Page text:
The contraption Ronald Blan designed and was proudly displaying seemed more ferris wheel than roller coaster – but when the designer is a 12-year-old from one of the city’s poorest neighborhoods, such quibbles seem insignificant.
The point is, the 2-foot tall kinetic structure, set up in a classroom at Scott Carpenter Middle School in unincorporated Adams County, works.
“I’ve learned how to build a structure and make it spin,” said Blan. “I’ve had a lot of fun. I like technology. And I like roller coasters.”
Elsewhere in the school, youngsters were dabbling in computer technology to create a podcast. Others were working on their “downward-facing dog” stretch in yoga class. And others were preparing for that greatest of all childhood summertime joys, a trip to Water World.
Fighting summer learning loss
Adams County Camp is summer camp, with a twist. It’s all fun, yes, but camp organizers believe that what happens here this summer will impact these children and this community in profound ways for years to come.
Studies indicate that about two-thirds of the “achievement gap” between disadvantaged ninth-graders and their more financially well-off classmates can be explained by what happens – or fails to happen – over summer during their elementary school years.
Educators call this “summer slide” or “summer learning loss.”
“Research shows that poor kids may outlearn rich kids during the school year,” said Beverly Kingston, director of the Adams County Youth Initiative, which sponsors the camp. “But during the summer, it disappears.”
Now in its second year, the six-week Adams County Camp is serving 550 disadvantaged children in grades one through eight at three school-based locations.
Funded in part with a five-year, $8 million federal Safe Schools/Healthy Students grant, the camp is a collaboration among three Adams County school districts, the Hyland Hills Park and Recreation District, the Adams County Sheriff’s Office and Growing Home, a local care provider for the homeless.
Cost of camp minimal for families
The cost to campers is minimal: $15, viewed as a “commitment fee” after some of the campers in last year’s smaller but free pilot program attended only sporadically.
For that small investment, campers get academic enrichment activities and adventure outings unlike anything they’re likely to experience at home. Actual cost to run the camp is approximately $530 per camper.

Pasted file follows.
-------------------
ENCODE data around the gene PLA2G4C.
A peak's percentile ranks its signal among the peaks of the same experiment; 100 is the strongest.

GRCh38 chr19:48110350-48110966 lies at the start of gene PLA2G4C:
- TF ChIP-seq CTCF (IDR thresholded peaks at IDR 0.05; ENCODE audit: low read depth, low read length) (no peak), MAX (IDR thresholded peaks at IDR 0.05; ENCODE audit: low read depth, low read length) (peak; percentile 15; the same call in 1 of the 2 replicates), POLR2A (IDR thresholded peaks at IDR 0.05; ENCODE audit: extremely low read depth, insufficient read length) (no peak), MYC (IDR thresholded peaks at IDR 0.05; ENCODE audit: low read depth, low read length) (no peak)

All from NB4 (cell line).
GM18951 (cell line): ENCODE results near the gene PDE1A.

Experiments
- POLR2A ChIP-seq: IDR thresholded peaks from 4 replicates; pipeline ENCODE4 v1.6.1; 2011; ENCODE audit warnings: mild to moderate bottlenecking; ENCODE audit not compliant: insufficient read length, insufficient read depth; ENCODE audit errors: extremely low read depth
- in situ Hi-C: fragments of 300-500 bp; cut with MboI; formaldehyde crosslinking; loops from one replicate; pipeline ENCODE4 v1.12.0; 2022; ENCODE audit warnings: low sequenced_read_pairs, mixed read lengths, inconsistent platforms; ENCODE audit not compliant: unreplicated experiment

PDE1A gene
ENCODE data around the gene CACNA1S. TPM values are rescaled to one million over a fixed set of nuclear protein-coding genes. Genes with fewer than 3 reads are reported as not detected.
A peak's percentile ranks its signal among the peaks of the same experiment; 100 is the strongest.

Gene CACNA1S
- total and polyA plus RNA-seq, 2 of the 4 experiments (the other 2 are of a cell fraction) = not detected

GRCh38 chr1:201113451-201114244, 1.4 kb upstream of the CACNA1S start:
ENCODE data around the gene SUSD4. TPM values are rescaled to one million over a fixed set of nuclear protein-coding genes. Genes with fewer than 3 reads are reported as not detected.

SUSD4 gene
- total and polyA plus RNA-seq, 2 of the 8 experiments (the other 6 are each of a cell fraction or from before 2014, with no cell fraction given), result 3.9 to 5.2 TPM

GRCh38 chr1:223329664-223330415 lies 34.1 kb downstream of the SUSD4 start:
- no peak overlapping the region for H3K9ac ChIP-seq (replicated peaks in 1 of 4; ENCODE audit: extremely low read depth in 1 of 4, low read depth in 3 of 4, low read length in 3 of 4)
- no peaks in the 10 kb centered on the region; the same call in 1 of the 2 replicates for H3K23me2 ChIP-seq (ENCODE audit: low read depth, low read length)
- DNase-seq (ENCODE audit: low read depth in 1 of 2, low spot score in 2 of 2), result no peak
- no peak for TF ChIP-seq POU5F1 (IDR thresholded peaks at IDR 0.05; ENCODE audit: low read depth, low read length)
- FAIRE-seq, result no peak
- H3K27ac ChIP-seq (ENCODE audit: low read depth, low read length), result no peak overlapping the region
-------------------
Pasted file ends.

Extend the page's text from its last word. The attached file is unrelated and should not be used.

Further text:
Youth program providers such as Mad Science, Kids Tek and Colorado Fusion Soccer Club bring their programs to the camp sites: Westminster School District’s Carpenter and Shaw Heights middle schools, and Adams City Middle School in Commerce City.
Because the camps are located at schools with summer feeding programs, free breakfast and lunch is available to all campers and most take advantage of that perk.
Counselors, mostly college students, supervise, mentor and lead activities in the four areas the camp emphasizes: sports, arts, technology and service.
Field trips to the Denver Museum of Science and Nature, Colorado School of Mines, the Denver Zoo, Adventure Golf and a Colorado Rockies game round out the program.
“A lot of our kids never get more than four blocks away from home,” said Kingston.
Of the 550 campers this year, 78 percent are minority and 77 percent are eligible for free or reduced-price lunches, a typical measurement of poverty. Half the campers come from homes where their parents have a high school diploma or less.
Impact seen from first year
Last year, in its first year, the camp served some 185 children at Carpenter Middle School. The campers came from 26 different Adams County schools. While school officials did not evaluate campers’ later test scores, other measures seem to indicate the camp had a positive impact.
“We definitely started school on a much more positive note last year,” said Carpenter Principal Kelly Williams. “It was a very successful school year. A lot of different factors went into that, but I know the camp had something to do with it. Discipline problems were cut in half last year.”
Indeed, juvenile crime reports within a 2-mile radius of the school were down dramatically last summer — from 1,178 during the summer of 2008 to 876 in the summer of 2009.
Kingston said this year, schools will look at student test scores to see what sort of impact the summer camp experiences has had on summer learning loss.
“This is a great gem that’s happening in Adams County,” said Becky Hoffman, manager of community initiatives for ACYI.
Hoffman hopes that publicizing the camp will lead to more community backing. The camp needs books. It needs more recreational equipment. It needs donated snacks for the children. It needs donors to sponsor individual campers.
Come fall, ACYI will organize an Adams Camp Community Board to begin oversight of the camp and increase community participation, she said.
Rebecca Jones can be reached at email@example.com.